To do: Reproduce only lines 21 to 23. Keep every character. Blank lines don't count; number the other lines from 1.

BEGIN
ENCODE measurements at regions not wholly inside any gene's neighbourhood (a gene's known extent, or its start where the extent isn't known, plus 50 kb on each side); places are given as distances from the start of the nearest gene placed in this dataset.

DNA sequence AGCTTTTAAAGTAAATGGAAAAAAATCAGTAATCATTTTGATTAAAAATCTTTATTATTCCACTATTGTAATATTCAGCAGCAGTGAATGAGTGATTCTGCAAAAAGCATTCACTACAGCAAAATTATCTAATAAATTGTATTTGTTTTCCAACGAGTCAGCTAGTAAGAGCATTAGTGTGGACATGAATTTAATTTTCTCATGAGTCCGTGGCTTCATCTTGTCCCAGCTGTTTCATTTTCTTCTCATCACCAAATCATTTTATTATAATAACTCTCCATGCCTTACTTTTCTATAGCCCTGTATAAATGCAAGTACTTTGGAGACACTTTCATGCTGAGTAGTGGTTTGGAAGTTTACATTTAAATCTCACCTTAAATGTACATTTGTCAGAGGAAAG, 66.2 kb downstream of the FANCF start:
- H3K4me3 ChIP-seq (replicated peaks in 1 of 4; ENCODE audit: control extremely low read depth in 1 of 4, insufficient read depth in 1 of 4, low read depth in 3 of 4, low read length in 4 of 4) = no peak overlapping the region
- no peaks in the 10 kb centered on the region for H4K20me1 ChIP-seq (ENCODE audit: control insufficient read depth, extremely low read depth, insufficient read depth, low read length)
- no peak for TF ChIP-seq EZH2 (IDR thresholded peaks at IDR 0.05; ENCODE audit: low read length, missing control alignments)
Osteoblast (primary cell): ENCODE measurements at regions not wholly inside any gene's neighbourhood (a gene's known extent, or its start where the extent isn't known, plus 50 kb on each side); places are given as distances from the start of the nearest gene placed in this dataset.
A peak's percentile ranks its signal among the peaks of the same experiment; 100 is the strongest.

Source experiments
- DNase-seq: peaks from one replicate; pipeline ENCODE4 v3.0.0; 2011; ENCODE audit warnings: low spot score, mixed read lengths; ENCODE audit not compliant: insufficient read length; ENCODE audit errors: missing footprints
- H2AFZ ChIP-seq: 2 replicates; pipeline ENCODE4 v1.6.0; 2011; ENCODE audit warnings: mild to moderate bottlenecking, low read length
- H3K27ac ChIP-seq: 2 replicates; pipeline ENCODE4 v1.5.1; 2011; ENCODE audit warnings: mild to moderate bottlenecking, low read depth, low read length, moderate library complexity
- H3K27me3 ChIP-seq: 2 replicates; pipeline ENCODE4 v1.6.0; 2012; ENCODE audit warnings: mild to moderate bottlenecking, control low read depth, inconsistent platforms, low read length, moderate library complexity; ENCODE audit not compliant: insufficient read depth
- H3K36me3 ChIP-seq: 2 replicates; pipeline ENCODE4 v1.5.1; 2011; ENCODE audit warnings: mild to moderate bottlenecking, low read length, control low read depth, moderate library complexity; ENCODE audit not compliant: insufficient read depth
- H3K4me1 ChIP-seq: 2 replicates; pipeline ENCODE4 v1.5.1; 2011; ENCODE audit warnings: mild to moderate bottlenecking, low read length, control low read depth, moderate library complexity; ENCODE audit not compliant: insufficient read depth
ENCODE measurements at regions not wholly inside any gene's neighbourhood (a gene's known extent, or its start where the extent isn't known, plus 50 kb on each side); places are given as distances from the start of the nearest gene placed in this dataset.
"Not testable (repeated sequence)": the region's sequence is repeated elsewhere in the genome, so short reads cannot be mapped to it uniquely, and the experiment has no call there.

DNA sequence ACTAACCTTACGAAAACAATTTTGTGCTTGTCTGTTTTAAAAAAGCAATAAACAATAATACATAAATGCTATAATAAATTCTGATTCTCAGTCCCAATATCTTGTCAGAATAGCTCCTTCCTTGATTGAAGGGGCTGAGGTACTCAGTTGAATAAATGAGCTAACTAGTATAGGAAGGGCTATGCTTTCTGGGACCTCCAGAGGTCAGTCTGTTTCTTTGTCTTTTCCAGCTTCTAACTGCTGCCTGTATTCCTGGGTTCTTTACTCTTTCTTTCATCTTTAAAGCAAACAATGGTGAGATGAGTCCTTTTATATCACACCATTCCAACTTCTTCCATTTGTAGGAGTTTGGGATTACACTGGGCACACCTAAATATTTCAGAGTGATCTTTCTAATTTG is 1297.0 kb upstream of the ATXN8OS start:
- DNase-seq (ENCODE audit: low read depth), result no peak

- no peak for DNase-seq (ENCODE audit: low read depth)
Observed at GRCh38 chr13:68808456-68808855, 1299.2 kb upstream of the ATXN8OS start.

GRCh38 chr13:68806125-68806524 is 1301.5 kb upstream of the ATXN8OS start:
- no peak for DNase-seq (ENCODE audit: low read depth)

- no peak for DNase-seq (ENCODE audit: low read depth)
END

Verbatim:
GRCh38 chr13:68806125-68806524 is 1301.5 kb upstream of the ATXN8OS start:
- no peak for DNase-seq (ENCODE audit: low read depth)

- no peak for DNase-seq (ENCODE audit: low read depth)